Python for the .NET Developer Transcripts
Chapter: The Python Language
Lecture: Language features we will cover

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0:00 Before we get into the details let's just briefly look at the various language features of Python
0:06 that we're going to cover, and how those map back to C#. We're going to start by talking about the language structure itself
0:13 what holds the language together and defines its elements. And in C# we have things like curly braces, and semicolons. Python has neither of those.
0:24 So, how do you define, like, an if statement or a function or a class, stuff like that? So this is what we're going to start focusing on.
0:31 Then I want to cover loops. C# and Python have a lot of similarities but there's also a few unique and powerful features to loops
0:39 in Python that we want to look at, because they're not obvious until you've had some time to work with the language and they're really powerful.
0:46 Functions, functions are first class objects in Python similar to C#, but C#, all functions have to be contained within a class.
0:54 Python, not so much, so they're a little more flexible in that regard. Generators, lazy functions, things that use the yield return
1:03 keyword in C#, or maybe the LINQ extension methods like Where and Select and so on. You'll see that Python has something like this as well
1:12 these great functions that are super easy to turn into iterators or generators so we're going to definitely talk about that.
1:19 Ternary conditional expressions, delegates some of the terminology I'm using here is C# terminology but that's not what they're called in Python.
1:27 But since you are C# developers I'm going to speak your language as much as possible when we get started here.
1:33 How do we define a function that can be passed as an argument or accepted as an argument? Some of the best delegates are lambda expressions
1:40 these short little functions that you can pass along without going to all the trouble to create separate functions.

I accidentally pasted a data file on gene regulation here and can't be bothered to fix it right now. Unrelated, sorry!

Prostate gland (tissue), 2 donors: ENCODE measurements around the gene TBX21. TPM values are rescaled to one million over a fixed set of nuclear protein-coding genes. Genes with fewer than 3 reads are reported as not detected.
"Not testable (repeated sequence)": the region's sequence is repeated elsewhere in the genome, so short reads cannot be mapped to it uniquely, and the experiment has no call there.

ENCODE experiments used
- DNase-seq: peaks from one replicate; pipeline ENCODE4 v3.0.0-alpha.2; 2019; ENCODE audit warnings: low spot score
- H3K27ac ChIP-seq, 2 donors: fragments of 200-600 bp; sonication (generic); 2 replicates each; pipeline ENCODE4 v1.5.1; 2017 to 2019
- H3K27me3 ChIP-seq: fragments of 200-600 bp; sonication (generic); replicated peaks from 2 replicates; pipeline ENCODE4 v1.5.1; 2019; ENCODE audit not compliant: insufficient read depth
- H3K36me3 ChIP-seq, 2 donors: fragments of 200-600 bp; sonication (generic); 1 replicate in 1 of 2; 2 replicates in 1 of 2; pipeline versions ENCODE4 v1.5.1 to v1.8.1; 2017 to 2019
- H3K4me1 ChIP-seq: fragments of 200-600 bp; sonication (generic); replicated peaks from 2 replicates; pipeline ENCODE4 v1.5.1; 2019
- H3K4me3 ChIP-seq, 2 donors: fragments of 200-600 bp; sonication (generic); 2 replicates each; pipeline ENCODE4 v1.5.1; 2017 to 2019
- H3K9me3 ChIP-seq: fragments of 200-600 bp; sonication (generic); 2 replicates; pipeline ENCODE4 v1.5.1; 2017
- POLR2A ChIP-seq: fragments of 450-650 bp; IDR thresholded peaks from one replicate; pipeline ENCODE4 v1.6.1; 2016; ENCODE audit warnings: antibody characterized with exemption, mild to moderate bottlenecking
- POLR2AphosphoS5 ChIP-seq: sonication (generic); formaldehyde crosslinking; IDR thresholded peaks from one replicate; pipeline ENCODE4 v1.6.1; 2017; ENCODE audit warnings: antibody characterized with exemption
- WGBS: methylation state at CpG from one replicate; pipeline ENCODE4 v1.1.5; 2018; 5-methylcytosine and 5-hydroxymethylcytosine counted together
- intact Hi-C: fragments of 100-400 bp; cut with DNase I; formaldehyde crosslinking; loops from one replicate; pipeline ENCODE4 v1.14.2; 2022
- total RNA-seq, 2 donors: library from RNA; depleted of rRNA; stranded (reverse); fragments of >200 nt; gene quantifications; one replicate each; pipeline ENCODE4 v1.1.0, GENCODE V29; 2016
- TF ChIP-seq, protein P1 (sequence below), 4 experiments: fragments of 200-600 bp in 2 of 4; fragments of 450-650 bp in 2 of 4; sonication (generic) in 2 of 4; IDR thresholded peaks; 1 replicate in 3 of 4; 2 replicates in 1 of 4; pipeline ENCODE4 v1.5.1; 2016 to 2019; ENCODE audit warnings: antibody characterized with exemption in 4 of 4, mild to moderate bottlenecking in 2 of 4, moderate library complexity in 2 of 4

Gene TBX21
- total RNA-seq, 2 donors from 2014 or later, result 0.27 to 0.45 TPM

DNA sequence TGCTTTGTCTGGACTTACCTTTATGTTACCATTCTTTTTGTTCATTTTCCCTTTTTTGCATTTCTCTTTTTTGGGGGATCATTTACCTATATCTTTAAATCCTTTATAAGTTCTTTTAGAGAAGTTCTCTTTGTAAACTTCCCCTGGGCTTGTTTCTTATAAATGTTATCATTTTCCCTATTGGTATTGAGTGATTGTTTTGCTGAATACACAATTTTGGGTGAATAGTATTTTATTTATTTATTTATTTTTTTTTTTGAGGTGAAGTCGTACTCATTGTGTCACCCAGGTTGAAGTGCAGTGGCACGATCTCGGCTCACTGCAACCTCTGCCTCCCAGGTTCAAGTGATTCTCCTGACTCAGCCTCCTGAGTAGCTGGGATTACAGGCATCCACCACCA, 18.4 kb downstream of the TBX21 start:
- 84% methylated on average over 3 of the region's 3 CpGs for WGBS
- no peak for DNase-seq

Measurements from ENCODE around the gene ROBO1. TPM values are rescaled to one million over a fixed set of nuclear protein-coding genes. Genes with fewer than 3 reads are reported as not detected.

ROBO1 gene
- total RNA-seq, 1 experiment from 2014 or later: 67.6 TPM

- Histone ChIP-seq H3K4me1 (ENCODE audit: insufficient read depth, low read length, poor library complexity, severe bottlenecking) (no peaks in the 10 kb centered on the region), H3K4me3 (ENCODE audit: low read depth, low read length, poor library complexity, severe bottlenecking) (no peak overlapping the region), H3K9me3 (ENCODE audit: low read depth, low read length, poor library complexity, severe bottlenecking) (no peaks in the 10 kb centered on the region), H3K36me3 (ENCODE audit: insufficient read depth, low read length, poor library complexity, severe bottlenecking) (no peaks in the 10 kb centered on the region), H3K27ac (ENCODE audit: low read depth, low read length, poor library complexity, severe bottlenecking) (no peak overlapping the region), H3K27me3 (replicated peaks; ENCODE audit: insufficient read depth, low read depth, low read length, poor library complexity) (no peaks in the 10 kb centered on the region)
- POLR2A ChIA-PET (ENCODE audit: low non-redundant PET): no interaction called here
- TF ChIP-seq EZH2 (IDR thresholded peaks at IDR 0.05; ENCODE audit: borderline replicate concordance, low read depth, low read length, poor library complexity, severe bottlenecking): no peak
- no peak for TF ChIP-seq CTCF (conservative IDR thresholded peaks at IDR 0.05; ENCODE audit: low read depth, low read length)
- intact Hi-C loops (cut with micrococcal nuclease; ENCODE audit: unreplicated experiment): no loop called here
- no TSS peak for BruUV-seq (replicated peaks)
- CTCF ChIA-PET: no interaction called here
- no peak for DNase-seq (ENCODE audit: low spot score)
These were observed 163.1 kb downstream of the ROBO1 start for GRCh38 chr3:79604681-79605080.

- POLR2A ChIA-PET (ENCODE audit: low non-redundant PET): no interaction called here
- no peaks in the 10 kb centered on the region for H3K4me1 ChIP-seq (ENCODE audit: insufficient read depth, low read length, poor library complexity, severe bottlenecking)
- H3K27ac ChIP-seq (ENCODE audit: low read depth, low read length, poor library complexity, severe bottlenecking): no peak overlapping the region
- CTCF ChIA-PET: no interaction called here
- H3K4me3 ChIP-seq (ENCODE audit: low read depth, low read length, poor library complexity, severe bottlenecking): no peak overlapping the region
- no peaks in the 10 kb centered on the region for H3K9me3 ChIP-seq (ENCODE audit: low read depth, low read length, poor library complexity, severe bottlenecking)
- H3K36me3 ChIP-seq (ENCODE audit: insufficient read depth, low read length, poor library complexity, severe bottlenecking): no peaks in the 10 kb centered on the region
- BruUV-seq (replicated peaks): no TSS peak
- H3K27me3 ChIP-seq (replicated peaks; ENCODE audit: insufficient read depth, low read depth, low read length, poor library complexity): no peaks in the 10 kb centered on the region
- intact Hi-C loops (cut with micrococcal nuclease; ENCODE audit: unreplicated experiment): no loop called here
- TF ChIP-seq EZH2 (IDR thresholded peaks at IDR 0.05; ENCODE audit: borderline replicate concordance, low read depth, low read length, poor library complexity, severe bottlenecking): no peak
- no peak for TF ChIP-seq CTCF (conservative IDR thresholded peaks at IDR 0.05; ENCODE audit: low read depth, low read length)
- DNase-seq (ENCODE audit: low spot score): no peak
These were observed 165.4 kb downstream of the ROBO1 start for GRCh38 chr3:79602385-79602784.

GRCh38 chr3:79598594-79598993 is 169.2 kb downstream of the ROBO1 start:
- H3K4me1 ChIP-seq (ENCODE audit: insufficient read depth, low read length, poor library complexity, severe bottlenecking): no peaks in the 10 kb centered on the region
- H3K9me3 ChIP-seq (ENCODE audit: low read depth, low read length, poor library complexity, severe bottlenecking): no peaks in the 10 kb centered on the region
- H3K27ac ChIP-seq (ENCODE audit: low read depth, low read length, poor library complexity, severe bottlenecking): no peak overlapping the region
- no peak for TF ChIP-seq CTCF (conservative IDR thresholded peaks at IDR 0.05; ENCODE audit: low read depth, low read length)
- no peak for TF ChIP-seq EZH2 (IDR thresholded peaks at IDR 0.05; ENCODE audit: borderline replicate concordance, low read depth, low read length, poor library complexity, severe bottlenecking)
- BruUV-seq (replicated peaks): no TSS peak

1:46 See, Python has great support for those as well. Closures, when a function captures data and holds onto it for the lifetime of that function
1:54 which is pretty interesting. Type systems and runtime types think of Python as a dynamic language but actually all the runtime elements do have types
2:04 and there's actually some static typing that we can use in the language. Error handling and exceptions, a lot of similarities here.
2:11 Using blocks, the idea of for this little block of code, even within a function just a smaller block to find it
2:18 using context where code is going to run and then outside of that something important's going to happen.
2:23 A file's going to be closed, transaction will be rolled back something like that. We'll see how we work with these types of constructs
2:30 IDisposable, and so on, in Python. Finally, the switch statement. Python itself doesn't have a switch statement
2:37 but because it's a very flexible language there's some really cool things we can make, like almost like language switch statements.
2:43 So, you'll see you can do some really interesting things there. Now if you look at this list, these are a lot of the things
2:49 that you probably think, oh, these are really important to me in C# and every one of them has a great implementation in Python.
2:57 See something missing there? What about classes? Do we have classes in here? No. Don't worry. Python, of course, has classes
3:06 in object oriented programming, and all that kind of stuff. Because it is important, we're going to treat that as its own separate chapter.
3:12 So we're going to over the idea of classes here but that's not because they don't exist that's because we're actually treating them
3:18 with a little extra love and care later.

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